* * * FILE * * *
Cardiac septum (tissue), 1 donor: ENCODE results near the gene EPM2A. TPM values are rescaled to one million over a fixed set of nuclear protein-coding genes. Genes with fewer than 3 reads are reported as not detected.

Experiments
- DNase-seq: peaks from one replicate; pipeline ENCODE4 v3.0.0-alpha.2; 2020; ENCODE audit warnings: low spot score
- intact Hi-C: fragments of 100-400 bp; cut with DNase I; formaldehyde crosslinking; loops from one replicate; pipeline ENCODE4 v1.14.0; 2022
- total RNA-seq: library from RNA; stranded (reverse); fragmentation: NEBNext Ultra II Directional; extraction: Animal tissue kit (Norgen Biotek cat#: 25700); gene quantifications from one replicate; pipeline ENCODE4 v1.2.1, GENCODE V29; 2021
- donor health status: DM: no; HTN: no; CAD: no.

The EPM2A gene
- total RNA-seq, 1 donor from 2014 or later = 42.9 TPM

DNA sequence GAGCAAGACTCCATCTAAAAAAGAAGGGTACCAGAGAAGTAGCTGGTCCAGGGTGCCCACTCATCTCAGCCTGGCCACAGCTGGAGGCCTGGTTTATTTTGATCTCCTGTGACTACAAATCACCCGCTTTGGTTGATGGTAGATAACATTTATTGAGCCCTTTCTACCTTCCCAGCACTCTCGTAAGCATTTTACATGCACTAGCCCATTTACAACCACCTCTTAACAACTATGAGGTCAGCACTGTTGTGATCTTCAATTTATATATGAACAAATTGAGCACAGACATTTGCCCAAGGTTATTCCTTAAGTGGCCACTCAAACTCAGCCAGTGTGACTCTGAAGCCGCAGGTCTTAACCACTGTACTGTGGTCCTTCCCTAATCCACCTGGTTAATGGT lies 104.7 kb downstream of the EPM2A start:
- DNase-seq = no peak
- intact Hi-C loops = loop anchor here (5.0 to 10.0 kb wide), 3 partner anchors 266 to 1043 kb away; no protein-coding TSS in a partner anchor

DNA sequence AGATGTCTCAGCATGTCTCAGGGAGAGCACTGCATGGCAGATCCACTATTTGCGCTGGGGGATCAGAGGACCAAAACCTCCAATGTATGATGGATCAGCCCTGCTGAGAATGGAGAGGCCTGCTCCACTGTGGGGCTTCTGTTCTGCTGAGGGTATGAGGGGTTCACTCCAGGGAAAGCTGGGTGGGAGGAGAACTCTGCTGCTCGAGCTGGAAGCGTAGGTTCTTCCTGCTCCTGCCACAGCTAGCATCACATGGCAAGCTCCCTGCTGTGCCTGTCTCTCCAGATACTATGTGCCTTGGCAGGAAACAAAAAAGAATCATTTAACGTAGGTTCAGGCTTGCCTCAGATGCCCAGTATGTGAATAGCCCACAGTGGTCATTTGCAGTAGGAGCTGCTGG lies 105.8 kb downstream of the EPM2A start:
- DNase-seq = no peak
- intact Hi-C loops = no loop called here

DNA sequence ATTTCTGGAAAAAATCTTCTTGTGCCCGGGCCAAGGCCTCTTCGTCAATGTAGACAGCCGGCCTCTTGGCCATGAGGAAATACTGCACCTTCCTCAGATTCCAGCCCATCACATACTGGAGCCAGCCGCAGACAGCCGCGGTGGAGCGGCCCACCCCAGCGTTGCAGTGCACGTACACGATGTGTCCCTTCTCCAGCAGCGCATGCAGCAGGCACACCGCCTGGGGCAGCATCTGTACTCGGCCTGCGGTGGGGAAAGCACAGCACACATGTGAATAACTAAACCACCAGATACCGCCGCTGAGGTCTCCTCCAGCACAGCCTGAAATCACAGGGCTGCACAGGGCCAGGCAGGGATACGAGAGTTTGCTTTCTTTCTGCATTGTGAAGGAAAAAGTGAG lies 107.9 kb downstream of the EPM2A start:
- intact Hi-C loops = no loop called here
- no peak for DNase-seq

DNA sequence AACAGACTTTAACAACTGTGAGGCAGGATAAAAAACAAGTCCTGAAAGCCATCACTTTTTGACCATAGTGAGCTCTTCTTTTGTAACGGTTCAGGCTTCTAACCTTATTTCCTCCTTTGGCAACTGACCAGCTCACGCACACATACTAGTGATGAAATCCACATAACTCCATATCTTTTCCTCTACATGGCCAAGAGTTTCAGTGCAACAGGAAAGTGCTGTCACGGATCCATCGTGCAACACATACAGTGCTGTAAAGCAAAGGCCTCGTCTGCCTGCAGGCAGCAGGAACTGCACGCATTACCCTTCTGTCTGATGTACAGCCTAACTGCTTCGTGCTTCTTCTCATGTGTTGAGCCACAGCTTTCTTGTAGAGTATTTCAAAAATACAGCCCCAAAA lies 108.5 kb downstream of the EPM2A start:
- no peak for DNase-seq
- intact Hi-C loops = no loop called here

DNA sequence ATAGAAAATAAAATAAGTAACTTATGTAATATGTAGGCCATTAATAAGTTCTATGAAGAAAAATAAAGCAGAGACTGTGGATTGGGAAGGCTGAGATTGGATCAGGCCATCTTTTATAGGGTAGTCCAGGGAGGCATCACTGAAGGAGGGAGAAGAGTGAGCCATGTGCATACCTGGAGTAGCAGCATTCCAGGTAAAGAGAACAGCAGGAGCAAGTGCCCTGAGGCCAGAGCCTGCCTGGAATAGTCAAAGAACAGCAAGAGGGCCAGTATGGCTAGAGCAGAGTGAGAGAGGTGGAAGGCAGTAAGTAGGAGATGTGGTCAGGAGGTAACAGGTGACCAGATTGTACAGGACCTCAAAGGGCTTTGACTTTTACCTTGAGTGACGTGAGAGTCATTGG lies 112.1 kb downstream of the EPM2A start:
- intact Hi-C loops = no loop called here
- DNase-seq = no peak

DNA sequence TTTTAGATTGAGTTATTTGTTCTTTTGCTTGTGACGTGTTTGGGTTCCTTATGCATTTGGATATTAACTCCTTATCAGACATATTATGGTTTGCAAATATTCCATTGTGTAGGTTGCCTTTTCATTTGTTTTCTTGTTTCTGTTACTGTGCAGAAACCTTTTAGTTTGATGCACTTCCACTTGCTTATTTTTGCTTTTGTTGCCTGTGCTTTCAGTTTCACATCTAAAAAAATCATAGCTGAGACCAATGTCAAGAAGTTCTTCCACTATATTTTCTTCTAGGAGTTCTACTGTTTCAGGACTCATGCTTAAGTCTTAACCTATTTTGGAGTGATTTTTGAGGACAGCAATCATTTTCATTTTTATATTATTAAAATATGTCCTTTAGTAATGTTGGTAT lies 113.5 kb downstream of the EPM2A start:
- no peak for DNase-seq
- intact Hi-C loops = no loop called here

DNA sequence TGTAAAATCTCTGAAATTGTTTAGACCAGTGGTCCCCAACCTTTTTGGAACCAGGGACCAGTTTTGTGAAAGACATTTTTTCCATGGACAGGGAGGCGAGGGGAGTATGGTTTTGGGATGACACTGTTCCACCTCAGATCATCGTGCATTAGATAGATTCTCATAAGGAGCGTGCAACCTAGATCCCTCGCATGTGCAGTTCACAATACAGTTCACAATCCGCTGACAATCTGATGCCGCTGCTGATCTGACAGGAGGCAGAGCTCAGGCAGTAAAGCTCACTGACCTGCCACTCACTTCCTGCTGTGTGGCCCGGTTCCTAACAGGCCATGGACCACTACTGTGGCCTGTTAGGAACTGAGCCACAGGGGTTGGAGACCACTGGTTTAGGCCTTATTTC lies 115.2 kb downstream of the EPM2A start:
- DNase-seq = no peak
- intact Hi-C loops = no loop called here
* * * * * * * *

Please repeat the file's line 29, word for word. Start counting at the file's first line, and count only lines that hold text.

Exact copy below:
- intact Hi-C loops = no loop called here